One weekend during my freshman year of college, I went home to visit my parents. While eating lunch at my hometown pizza place, I hesitantly told them that after a great deal of thought, I decided I wanted to switch my major from pre-pharmacy to history. My parents looked at me with dumb-founded expressions, before my father finally asked, “What are you going to do with a history degree? You know college is expensive, right?”
Despite their reservations, I forged ahead with my plans and recently graduated with my B.A. in history. That is not to say, however, that I was not discouraged frequently during my undergraduate education. Upon learning that I was a history major, relatives, friends, and even casual acquaintances would remark, “That’s a useless degree,” or worse, “Good luck with unemployment!”
I entered college intending to pursue a career in the medical or pharmaceutical field, but I quickly found that such a path was not for me; it did not incorporate my love of writing. But when I finally settled on studying the field of history, I found that it was largely devalued and discounted in terms of finding a viable career path after graduation. That was discouraging. Until I found that skills I was honing in the history department also allowed me to excel in the other disciplines that I studied.
Until I found that skills I was honing in the history department also allowed me to excel in the other disciplines that I studied.
In terms of employability, history is much less about dates and subject matter, and much more about the skills that it develops, notably effective writing skills, analysis and critical thinking, research skills, and the ability to formulate arguments and support them. And the reality is that the skills I learned as a history major are necessary in a job market where, according to Forbes, the average person stays at a job for just over four years, a figure that drops to less than three years for the average millennial. The average adult has held ten different positions by the age of forty, and will potentially have as many as fifteen to twenty in a lifetime. Another reality is that in a largely postindustrial and technological world, people my age my very well hold jobs in the future that do not even exist presently.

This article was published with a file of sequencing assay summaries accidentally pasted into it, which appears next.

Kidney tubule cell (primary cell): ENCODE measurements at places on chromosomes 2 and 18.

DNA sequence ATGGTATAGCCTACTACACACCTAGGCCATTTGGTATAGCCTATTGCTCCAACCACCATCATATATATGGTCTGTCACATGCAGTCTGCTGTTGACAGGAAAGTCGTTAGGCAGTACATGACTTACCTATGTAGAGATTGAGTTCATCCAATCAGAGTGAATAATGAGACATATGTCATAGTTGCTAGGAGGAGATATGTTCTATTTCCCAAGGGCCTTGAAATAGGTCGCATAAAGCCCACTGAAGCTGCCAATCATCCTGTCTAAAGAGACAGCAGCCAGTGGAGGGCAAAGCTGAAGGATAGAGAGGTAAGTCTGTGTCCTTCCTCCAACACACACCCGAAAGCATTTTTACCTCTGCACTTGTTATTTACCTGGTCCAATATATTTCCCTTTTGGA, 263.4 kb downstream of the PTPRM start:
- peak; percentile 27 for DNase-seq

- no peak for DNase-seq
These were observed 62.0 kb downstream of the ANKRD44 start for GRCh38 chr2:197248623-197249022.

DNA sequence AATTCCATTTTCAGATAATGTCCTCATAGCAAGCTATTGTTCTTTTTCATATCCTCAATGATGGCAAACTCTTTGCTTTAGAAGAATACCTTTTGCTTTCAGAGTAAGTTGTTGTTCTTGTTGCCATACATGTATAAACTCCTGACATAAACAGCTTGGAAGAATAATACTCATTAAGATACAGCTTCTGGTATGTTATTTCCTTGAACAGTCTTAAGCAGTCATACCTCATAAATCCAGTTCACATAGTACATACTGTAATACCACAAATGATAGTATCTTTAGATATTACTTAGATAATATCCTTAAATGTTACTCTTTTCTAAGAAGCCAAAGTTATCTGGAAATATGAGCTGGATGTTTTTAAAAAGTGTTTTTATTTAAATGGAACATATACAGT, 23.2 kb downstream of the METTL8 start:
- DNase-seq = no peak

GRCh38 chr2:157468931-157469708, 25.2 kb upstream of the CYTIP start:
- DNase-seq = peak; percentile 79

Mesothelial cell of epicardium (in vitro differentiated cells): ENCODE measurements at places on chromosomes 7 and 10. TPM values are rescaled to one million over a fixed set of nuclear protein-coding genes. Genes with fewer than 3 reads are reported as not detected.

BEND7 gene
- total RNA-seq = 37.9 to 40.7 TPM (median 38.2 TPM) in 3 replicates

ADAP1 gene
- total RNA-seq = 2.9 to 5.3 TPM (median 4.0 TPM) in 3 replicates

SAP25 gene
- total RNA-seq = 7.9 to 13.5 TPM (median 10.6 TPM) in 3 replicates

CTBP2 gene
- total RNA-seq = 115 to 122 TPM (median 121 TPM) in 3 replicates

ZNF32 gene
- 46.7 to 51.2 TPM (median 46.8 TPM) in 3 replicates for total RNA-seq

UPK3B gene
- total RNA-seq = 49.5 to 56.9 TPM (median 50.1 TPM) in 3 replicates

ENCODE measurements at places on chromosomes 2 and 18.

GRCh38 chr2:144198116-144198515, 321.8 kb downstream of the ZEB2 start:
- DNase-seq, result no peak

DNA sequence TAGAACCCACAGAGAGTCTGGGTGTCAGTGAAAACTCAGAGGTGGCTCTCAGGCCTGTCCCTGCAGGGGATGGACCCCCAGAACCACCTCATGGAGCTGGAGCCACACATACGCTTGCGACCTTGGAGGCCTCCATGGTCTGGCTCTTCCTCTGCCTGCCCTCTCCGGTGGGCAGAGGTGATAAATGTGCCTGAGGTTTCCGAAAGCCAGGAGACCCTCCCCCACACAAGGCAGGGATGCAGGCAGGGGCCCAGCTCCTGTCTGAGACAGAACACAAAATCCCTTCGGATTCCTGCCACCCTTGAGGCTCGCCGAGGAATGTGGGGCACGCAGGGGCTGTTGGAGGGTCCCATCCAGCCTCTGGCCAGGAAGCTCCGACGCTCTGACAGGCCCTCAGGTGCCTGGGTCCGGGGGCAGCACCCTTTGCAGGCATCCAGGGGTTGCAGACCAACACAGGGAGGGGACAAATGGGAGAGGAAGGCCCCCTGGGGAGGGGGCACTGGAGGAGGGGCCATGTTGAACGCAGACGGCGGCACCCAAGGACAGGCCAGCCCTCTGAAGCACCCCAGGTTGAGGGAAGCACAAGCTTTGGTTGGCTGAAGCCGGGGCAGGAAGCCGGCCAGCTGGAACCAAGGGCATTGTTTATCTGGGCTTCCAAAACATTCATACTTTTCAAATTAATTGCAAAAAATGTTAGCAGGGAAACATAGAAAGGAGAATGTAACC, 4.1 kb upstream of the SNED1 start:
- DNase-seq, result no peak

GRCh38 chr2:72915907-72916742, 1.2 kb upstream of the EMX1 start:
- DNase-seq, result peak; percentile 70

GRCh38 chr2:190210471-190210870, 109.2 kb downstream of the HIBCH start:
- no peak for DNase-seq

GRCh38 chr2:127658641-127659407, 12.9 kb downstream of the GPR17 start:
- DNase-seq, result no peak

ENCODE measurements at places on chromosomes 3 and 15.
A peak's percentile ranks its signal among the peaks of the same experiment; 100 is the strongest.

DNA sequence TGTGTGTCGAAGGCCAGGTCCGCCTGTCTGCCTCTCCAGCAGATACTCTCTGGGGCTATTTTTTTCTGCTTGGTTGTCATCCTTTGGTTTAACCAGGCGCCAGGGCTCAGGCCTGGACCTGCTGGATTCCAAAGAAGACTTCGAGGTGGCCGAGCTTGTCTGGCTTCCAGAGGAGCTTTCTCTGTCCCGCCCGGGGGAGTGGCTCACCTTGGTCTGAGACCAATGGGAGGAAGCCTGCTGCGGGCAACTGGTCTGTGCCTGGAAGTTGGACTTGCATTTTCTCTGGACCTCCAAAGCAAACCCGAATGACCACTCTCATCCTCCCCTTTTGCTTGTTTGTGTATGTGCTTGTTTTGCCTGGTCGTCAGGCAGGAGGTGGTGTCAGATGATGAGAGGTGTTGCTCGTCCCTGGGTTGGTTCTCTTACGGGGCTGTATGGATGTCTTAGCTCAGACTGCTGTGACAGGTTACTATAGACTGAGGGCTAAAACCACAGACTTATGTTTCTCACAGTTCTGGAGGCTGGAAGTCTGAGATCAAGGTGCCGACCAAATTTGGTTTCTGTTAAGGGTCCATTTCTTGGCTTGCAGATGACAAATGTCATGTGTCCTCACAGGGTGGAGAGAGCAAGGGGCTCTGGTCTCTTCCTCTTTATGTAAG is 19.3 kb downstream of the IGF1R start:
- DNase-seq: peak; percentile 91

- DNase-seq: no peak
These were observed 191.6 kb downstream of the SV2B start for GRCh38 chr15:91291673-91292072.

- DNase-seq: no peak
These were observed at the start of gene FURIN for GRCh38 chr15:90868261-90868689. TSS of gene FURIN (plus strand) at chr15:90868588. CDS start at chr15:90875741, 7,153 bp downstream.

history is much less about dates and subject matter, and much more about the skills that it develops, notably effective writing skills, analysis and critical thinking, research skills, and the ability to formulate arguments and support them
While it is not viable to assume that every person that studies history will obtain a Ph.D. and be a university professor, it is a myth that a history degree and employability are incongruent. Historians with an undergraduate degree can reasonably find employment at museums, or possibly even as archivists or librarians. Another viable option is as a primary or secondary educator. However, the writing skills that history majors develop lead many to pursue work as writers, journalists, and editors. Many more use their history degree as a foundation for law school and become lawyers. Others find work as paralegals, legislative staff, or even politicians themselves. There is also the opportunity to become a professional researcher for a company or a policy advisor in government.
Additionally, a growing number of universities look to accept history majors into graduate programs in other disciplines as their ability to analyze and think critically allows them to excel. A large percentage of CEOs were also, surprisingly, history majors, while only about a third actually have MBAs. Hewlett-Packard CEO Carly Fiorina and Co-Chairman of NBC Universal Ben Silverman both majored in history, and credit this background with allowing them to think outside the box and implement innovative solution to problems.
...a growing number of universities look to accept history majors into graduate programs in other disciplines as their ability to analyze and think critically allows them to excel.
History majors are employable. The key is to make oneself marketable. Focus on honing research, writing, and analysis skills. Involvement while in college is also important as it shows potential employers that you actually have practice using the skills acquired as a history student. Ultimately it matters less that a history graduate can remember when the War of 1812 took place, and more that they can transplant their historical training to the job market. It is, by no means, a “useless degree,” but quite the opposite.
Other well-known history majors: